‘Maximal’ running shoes may increase injury risk to some runners
Christine Pollard, director of the FORCE Lab and an associate professor of kinesiology holding an example of a "maximal" running shoe Photo by Rob Kerr
BEND, Ore. – Lower leg pain and injuries have long been a problem for runners, but research at Oregon State University-Cascades has shown that one type of running shoe may increase such risks for some runners.
Researchers in the Functional Orthopedic Research Center of Excellence (FORCE) Lab compared the biomechanics associated with "maximal" and "neutral" running shoes in tests with 15 female runners. The study concluded that runners experienced a higher impact peak and increased loading rate with the "maximal" shoes. Increases in both factors are associated with a greater likelihood of injury, such as plantar fasciitis and tibial stress fractures.
The study was published in The Orthopaedic Journal of Sports Medicine and is believed to be the first rigorous analysis of impacts associated with maximal shoes.
Maximal running shoes feature increased cushioning, particularly in the forefoot region of the midsole, and have gained popularity since being introduced in 2010. More than 20 varieties of maximal shoes are on the market.
Runners wearing maximal shoes, the researchers wrote, have reported feeling the extra cushion after running two to three miles. As a result, the researchers did not expect to find increases in impact peak or loading rate in runners wearing maximal shoes.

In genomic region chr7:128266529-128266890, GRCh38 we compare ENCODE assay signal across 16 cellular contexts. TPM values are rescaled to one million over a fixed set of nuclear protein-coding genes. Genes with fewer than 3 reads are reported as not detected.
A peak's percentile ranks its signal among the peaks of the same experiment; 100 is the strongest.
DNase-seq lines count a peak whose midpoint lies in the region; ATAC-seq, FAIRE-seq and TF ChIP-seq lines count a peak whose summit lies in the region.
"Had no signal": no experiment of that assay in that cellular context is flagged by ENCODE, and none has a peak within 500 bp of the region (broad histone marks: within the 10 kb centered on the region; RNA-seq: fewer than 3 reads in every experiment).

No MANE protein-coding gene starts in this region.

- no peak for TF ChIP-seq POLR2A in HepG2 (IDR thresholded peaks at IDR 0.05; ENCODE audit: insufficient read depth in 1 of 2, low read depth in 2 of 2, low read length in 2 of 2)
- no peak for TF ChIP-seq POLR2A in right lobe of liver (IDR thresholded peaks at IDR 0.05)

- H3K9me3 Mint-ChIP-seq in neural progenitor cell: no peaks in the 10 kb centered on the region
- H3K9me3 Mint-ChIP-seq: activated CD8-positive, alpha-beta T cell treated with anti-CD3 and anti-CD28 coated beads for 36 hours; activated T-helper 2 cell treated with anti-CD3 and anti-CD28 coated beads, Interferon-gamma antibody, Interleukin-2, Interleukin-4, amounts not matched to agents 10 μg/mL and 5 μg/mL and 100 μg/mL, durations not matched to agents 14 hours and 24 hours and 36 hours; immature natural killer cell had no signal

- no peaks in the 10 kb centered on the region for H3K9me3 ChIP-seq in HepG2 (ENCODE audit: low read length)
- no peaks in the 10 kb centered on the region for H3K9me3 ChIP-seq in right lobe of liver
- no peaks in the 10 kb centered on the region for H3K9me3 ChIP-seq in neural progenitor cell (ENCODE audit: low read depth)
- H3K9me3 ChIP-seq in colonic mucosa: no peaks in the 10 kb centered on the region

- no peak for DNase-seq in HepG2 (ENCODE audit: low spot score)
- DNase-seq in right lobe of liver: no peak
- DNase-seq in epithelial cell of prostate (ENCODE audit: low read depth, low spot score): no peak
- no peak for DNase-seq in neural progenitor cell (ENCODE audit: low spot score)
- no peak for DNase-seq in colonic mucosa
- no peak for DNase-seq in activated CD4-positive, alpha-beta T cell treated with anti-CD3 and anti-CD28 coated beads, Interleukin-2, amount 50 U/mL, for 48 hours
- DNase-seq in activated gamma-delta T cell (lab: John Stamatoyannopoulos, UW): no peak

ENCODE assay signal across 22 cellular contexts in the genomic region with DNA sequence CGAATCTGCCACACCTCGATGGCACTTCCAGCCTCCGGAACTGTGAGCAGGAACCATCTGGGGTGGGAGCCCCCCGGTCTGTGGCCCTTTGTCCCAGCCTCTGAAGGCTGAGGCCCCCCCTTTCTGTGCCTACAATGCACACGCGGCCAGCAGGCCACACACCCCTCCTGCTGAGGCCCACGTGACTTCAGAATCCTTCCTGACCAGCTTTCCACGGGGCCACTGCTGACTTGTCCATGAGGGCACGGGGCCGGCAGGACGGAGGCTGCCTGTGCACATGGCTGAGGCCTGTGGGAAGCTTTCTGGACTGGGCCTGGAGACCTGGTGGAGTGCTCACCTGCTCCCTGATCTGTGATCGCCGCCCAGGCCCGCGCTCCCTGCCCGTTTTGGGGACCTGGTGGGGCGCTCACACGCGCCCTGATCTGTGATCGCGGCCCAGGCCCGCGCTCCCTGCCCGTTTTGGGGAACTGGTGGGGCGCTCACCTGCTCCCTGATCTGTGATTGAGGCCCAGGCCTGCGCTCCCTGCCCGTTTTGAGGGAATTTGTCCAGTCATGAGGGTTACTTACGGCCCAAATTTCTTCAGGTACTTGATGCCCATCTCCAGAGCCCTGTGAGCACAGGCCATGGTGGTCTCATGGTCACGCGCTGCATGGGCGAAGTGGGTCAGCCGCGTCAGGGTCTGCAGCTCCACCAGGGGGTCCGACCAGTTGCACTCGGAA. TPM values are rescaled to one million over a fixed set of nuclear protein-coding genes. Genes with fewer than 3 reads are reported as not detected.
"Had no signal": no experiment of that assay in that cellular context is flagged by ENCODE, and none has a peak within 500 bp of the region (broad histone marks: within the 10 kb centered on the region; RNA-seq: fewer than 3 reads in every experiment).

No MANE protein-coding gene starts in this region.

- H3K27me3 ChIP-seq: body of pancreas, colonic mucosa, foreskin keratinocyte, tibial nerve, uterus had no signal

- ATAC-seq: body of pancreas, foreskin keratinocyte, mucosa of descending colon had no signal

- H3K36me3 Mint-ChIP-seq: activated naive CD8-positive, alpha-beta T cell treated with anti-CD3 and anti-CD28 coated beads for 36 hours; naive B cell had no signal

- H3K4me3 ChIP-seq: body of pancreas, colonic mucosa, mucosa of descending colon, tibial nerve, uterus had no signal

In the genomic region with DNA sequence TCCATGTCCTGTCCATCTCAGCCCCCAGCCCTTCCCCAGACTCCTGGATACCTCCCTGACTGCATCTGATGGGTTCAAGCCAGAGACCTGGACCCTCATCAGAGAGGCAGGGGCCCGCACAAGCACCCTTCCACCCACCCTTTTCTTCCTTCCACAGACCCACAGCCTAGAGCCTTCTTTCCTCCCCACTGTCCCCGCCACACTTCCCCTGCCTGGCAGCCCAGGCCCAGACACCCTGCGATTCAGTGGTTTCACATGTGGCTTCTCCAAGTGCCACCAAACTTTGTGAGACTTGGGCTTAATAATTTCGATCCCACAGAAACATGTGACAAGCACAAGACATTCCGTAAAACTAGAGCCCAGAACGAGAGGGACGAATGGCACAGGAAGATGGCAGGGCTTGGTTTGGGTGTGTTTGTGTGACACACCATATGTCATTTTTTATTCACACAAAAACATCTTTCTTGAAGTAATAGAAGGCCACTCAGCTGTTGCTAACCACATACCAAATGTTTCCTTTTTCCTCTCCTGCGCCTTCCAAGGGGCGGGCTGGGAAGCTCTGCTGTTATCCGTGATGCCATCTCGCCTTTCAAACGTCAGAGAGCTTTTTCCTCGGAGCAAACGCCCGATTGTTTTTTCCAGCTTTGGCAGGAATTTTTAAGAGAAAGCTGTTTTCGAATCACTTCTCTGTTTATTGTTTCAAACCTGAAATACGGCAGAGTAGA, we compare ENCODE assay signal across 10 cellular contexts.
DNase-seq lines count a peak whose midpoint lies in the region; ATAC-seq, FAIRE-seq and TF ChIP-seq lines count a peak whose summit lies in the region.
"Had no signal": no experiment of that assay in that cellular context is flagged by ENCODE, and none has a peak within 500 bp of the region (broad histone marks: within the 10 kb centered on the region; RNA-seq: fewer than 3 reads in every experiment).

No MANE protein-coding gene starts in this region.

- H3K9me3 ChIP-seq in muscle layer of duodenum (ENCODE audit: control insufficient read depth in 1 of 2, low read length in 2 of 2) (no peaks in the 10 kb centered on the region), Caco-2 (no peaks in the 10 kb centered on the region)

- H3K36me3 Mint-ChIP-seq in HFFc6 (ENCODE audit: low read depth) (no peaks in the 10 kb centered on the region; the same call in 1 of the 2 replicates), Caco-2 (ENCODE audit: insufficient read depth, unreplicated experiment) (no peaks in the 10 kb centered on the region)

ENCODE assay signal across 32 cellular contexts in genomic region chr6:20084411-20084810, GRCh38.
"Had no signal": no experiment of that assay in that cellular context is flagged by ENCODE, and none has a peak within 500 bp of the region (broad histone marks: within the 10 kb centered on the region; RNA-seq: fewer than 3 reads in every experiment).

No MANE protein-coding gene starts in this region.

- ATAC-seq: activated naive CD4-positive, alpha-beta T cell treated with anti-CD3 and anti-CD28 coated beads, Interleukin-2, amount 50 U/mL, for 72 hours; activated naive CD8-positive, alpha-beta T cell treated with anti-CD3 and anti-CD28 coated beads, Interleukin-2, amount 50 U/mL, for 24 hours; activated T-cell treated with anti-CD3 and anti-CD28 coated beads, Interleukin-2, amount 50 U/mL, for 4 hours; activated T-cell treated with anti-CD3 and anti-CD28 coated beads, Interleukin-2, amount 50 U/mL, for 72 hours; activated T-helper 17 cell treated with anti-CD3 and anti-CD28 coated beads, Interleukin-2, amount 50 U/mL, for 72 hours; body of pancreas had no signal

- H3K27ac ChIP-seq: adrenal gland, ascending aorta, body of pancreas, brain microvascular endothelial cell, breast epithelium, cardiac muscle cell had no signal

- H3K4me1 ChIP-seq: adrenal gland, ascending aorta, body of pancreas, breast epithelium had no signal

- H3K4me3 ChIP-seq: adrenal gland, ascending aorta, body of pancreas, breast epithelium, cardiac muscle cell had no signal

In the FORCE Lab study, researchers evaluated the impacts on runners' feet and legs before and after a simulated 5,000 meter (about 3 miles) run on a treadmill. Each subject wore a neutral running shoe (New Balance 880) for one test and then, after a seven to 10-day waiting period, repeated the procedure with a maximal shoe (Hoke One One Bondi 4). In each test, 3D movements and forces were measured by monitoring reflective markers placed on the runners' shoes and legs and by having the subjects run over a "force plate" that recorded the forces being applied as the runner's foot hit the surface.
"We were surprised by these results," said Christine Pollard, director of the FORCE Lab and an associate professor of kinesiology. "We thought we would see the opposite. Typically, increased cushioning results in a reduction in the impact peak and loading rate of the vertical ground reaction force. We suspect that the large amount of cushioning across the entire midsole caused the runners to rely more on the shoe than on their own internal structures to attenuate these forces."
The study also evaluated the degree of "peak eversion," the outward turning of the foot, a factor associated with injury risk. The researchers found no difference between the maximal and neutral shoes.
The research is a first step in gathering evidence on the effects of maximal running shoes on runners' injury risks, said Pollard, who is also a licensed physical therapist. Maximal shoes are becoming very popular, but without controlled studies, clinicians have been unable to make science-based recommendations to runners.
Pollard said she expects that a study with male runners might produce different results. "We know that gender differences in running biomechanics do exist," she added.
Funds for the study came from Oregon State University-Cascades. The FORCE Lab specializes in studies aimed at preventing injuries to athletes. It is a partnership between OSU-Cascades, Therapeutic Associates-Bend Physical Therapy, The Center for Orthopedic and Neurosurgical Care and Research and The Center Foundation.
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